by Georg Szalai
Led by former Starz executive Michael Thornton, the L.A.-based satellite TV service offers free local channels and select cable networks for $40 per month, or $50 for an expanded package, plus the option to add premium channels.
Orby TV, an L.A.-based startup led by former Starz executive Michael Thornton as CEO, is looking to make a business out of a segment of the pay TV market that sector giants have typically not targeted. The company recently launched what it says is the first dedicated U.S. pay-as-you-go satellite television service for people who aren't interested in paying for bundles that include broadband or other products.
Orby TV instead offers free local channels and select cable networks for $40 per month, or $50 for a package with additional networks, plus the option of adding premium networks from the likes of HBO and Starz for $6 to $18 a month. Among the networks available via Orby TV are ones from Viacom, Discovery and AMC Networks, but Walt Disney's and NBCUniversal's channels are among those not available.
The company started marketing its service, which is available in the contiguous United States and requires no credit checks or contractual commitments, this spring and targets what Thornton describes as a gap in the U.S. market for a dedicated prepaid pay TV service, which is similar to the more common mobile phone prepay services.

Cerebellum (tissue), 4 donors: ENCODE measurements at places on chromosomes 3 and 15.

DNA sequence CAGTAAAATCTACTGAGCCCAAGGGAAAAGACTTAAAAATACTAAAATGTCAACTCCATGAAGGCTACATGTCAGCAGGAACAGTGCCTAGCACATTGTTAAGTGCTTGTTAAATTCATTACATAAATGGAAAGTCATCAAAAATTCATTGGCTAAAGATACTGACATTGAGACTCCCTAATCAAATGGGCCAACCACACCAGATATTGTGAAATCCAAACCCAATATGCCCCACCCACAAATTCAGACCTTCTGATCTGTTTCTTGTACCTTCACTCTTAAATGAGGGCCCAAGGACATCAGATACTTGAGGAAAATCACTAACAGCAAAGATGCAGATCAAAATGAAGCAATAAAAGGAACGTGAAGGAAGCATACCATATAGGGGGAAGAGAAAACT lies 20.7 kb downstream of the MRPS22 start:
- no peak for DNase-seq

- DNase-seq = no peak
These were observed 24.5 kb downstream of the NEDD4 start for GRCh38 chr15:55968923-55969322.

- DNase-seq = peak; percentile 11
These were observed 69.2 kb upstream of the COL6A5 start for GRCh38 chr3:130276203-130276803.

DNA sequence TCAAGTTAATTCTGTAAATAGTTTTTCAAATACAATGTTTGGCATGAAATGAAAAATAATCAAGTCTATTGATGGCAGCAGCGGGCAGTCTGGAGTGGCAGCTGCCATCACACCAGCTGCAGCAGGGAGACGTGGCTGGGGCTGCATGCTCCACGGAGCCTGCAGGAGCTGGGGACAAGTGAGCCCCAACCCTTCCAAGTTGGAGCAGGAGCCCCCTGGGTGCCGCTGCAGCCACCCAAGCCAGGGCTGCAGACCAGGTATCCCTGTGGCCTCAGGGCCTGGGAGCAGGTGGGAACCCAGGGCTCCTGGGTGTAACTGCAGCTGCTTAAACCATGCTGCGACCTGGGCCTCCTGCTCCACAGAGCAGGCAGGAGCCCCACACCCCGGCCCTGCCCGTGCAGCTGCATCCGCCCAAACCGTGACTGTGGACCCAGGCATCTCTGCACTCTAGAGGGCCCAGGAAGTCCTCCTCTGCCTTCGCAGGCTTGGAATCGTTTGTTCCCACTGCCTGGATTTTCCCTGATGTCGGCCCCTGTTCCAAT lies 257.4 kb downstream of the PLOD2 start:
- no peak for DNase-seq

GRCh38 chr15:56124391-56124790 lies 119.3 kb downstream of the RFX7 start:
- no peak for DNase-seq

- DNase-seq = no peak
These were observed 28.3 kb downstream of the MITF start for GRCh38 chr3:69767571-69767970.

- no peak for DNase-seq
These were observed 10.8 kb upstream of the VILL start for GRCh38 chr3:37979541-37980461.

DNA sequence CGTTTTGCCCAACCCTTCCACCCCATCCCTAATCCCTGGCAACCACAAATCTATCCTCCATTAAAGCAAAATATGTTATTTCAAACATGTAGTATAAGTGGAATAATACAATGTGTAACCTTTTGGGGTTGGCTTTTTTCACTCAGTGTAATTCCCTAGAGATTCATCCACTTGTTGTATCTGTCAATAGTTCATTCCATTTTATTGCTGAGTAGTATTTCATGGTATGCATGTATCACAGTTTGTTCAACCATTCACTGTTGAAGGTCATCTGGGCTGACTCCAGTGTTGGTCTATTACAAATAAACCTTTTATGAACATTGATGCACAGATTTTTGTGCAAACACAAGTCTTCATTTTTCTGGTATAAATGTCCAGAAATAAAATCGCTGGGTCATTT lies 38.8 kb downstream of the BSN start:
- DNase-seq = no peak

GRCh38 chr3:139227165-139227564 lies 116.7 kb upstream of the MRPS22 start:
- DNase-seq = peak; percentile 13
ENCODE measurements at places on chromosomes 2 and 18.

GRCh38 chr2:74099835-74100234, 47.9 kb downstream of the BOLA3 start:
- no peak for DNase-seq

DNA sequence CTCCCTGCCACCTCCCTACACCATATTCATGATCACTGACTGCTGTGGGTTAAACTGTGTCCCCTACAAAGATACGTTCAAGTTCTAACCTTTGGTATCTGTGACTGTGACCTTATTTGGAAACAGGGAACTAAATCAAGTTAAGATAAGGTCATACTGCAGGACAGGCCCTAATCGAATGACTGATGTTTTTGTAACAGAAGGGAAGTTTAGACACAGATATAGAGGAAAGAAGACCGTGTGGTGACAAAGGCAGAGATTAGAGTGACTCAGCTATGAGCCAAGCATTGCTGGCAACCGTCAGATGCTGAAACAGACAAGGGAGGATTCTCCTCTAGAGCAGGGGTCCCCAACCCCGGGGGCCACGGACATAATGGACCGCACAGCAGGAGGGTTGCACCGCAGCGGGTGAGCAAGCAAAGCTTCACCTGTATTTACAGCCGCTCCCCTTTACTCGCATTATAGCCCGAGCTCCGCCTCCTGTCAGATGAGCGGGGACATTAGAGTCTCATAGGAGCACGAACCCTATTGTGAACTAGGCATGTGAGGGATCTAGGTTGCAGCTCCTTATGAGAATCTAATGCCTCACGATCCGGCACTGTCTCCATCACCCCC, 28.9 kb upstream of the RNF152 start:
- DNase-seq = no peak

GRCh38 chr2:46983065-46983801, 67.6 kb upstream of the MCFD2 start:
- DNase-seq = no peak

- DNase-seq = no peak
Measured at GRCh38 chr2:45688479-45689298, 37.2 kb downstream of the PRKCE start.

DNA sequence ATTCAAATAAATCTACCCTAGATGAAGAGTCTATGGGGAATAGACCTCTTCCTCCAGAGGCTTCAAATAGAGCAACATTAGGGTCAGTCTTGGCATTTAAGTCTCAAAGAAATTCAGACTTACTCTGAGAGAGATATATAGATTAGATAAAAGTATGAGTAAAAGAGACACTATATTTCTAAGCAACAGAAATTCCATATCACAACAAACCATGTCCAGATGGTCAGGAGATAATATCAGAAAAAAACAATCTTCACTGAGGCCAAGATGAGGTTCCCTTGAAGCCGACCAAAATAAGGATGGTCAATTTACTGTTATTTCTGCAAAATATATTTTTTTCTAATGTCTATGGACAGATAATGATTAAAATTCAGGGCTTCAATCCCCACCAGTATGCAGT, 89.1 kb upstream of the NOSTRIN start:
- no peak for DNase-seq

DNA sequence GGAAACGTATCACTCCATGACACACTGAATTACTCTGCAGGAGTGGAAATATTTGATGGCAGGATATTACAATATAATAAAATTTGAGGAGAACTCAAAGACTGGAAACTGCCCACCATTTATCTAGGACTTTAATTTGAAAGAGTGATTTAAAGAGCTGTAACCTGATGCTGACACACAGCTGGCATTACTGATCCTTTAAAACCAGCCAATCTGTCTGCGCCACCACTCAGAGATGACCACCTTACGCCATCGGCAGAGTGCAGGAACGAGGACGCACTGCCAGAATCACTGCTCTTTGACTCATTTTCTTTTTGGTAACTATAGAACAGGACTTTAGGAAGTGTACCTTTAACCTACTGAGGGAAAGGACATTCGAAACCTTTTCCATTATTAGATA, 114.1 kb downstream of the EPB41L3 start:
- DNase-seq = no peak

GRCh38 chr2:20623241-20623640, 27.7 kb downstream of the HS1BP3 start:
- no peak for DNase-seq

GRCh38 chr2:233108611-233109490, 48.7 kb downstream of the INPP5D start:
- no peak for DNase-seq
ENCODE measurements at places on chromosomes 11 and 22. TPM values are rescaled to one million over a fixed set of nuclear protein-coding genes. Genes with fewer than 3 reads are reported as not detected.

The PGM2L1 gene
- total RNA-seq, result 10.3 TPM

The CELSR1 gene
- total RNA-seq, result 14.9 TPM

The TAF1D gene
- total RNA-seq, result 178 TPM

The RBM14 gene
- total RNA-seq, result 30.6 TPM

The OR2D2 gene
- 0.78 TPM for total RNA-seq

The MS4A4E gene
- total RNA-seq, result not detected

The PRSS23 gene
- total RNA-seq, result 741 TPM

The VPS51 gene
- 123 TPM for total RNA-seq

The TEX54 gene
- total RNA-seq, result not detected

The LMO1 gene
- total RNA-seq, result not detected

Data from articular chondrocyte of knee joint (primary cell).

"Orby TV is focused on those customers who are fed up with the high cost [of traditional pay TV] and who are looking for low monthly prices for a rich offering of networks and the month-to-month flexibility of no contract without the requirement for Internet," he tells THR, highlighting his team's focus on the estimated 30 million U.S. households that don’t have or want a high-speed connection.
How unusual is the company's model? "We are the only offering that is dedicated to the prepaid market and doesn't have any other offerings," Thornton says. "There are others where you can get prepaid, but it is definitely not something that the rest of the market is focused on."
Indeed, big pay TV companies have typically had their core focus on their broadband services and on customers who take multiple services as those provide higher average revenue per subscriber and lower subscriber churn.
Given that and the fact that some have raised questions about the future of pay TV in the age of cord-cutting, Thornton acknowledges: "We are kind of zigging, while other people are zagging." But he highlights that while the growth of streaming video has been in the spotlight, not everybody has access to or wants to pay for high-speed Internet access, providing a market opportunity for Orby TV.
"Our classic early adopters are people who are fed up with paying significantly more than $100 just for their video connection and want the choice to have a smaller package and the flexibility to come in and out of that package," he explains.
While he wouldn't share initial subscriber figures, Thornton says "we are very pleased with the early signs of our growth" and "all indications are that the message really resonates."